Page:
He was arrested in 2014 after he had just released “The meaning of death”, which challenged the official narrative of the genocide.
In 2015, Mihigo was convicted of complicity to overthrow the Rwandan government of President Paul Kagame and handed a10-year prison sentence. Three years later, President Kagame pardoned him on condition that he needed judicial permission to leave the country.
He had been detained Thursday, February 13, accused by the Rwandan police of attempting to leave the country illegally, to join rebel groups in neighboring Burundi that are fighting against Rwanda.
Police explained that his attempt to leave the country without judicial permission had nullified the Presidential pardon he had received in 2018.
RIB also accused Mihigo, an ethnic Tutsi, of attempting to bribe people who had seen him “carrying a heavy bag.”
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“I was there, I saw him. Villagers who stopped him said he was trying to cross to Burundi using illegal roads. From here to the border it’s less than five minutes’ walk,” a resident of south-western Nyaruguru district of Rwanda who did not want to be named has been quoted as telling BBC Great Lakes in reference to the late Mihigo.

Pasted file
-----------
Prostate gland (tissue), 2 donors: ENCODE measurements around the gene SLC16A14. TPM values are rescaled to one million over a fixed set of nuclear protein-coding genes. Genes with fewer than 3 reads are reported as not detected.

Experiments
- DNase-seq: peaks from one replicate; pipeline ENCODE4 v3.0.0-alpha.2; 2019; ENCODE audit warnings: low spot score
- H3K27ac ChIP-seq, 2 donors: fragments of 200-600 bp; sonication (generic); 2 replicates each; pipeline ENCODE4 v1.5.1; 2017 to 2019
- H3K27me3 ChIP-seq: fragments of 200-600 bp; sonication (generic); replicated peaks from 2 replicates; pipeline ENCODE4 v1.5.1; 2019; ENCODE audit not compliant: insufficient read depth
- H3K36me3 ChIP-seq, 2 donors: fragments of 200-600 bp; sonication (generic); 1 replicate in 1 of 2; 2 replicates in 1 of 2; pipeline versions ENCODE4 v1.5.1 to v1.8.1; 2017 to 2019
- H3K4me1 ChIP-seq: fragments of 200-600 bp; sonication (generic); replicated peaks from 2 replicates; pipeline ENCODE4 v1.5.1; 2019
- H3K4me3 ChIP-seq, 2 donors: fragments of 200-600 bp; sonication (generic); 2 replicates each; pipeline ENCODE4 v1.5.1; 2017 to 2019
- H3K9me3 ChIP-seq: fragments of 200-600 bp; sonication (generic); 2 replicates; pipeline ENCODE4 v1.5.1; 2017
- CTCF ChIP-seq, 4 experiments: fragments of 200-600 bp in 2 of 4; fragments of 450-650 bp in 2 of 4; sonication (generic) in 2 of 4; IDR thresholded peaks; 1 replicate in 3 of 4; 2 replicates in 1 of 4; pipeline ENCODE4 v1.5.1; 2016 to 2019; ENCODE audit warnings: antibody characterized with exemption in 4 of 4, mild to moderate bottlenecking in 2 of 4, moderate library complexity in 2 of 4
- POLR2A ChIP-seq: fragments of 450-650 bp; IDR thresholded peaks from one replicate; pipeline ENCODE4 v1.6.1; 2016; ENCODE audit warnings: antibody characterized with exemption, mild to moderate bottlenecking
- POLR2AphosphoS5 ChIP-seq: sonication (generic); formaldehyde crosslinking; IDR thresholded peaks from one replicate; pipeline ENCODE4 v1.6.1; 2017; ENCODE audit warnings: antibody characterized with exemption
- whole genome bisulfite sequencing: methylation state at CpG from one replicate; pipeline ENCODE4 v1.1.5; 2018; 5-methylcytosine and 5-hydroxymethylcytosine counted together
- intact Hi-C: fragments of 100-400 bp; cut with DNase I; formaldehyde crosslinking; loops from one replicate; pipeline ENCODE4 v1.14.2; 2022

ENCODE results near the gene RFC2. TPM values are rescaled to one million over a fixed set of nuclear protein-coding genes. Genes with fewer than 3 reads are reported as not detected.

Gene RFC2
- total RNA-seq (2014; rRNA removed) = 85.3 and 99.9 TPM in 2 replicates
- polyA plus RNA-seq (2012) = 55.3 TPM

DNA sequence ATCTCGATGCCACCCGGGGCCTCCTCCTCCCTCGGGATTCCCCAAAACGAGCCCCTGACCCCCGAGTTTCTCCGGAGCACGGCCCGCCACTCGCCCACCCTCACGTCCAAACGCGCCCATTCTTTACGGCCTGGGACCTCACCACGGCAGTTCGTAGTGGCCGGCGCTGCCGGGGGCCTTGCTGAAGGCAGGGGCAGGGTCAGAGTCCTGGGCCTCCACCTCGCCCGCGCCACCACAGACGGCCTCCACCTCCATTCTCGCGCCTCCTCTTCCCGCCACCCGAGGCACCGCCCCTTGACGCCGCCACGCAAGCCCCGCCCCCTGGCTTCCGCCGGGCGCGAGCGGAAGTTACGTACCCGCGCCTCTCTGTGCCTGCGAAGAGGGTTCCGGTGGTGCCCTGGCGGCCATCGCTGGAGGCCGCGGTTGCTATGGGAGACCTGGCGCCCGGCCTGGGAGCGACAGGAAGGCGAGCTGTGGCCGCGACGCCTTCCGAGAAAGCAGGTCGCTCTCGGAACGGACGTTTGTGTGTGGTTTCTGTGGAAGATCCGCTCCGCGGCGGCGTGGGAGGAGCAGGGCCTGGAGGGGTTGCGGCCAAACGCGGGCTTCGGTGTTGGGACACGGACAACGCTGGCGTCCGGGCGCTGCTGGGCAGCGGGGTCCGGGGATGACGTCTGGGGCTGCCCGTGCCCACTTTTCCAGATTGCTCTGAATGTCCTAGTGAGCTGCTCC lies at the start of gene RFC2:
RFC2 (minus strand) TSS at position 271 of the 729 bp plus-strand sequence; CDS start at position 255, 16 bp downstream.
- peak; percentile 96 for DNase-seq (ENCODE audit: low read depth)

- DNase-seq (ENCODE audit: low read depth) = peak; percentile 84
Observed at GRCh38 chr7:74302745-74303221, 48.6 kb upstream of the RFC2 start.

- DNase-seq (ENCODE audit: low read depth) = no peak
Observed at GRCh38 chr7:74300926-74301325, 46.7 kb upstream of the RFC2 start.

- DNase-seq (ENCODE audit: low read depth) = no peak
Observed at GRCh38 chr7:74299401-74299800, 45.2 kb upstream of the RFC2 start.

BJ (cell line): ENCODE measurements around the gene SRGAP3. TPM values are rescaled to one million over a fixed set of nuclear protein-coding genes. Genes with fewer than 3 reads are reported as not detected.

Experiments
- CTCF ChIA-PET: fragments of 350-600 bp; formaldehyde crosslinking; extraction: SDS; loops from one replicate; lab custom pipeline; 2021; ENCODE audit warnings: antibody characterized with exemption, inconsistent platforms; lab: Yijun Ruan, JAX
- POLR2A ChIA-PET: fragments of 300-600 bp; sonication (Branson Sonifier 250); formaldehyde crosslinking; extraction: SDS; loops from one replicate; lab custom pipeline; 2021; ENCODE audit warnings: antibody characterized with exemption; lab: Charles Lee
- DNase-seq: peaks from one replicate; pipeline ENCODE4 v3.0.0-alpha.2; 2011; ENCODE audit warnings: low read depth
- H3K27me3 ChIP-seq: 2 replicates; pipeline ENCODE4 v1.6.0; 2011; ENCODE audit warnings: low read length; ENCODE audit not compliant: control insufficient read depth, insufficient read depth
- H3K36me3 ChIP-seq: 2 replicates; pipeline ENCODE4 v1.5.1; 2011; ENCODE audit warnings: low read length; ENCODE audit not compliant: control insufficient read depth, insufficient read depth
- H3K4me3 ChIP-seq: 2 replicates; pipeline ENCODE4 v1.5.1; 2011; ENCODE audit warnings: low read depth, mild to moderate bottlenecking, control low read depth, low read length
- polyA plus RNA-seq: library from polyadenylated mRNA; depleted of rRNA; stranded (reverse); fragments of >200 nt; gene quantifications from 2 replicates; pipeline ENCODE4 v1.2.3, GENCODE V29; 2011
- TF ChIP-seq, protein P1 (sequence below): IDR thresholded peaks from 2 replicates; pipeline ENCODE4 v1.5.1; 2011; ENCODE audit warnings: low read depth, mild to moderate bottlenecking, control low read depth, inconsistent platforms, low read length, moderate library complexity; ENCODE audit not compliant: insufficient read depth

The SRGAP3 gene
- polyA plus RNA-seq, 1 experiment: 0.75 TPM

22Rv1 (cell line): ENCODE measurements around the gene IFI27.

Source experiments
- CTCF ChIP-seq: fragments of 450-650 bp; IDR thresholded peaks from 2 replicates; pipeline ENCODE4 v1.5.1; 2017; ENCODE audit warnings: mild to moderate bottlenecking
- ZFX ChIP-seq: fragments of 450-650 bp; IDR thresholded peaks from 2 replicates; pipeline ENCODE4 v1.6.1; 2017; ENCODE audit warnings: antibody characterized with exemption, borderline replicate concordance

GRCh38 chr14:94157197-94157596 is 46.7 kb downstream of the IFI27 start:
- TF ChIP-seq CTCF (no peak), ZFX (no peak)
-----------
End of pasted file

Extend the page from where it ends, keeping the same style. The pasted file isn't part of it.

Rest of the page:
Some members of the family of Mihigo and his lawyer had visited him in police custody Friday, February 14, The New Times of Rwanda has reported.
In country where the government is often accused of zeroing in on perceived critics, RIB’s account of suicide as the cause of Mihigo’s death is expected to be received with skepticism.
Some of his fans have taken to social media, seeking answers from the government of Rwanda about Mihigo’s death.
The Central Africa Director at Human Rights Watch (HRW), Lewis Mudge whose area of operation covers Rwanda, Burundi, the Central African Republic (CAR), Cameroon, and the Democratic Republic of Congo (DRC) has called for an investigation to determine the cause of Mihigo’s death.
He “could have been ill-treated or killed in custody,” the HRW official has been quoted as saying, referencing Mihigo.
“Too often, sensitive cases in Rwanda result in mysterious deaths or disappearances,” Mudge has been quoted as saying following the death of Mihigo.
Fr. Don Bosco Onyalla is ACI Africa’s founding Editor-in-Chief. He was formed in the Congregation of the Holy Ghost Fathers (Spiritans), and later incardinated in Rumbek Diocese, South Sudan. He has a PhD in Media Studies from Daystar University in Kenya, and a Master’s degree in Organizational Communication from Marist College, New York, USA.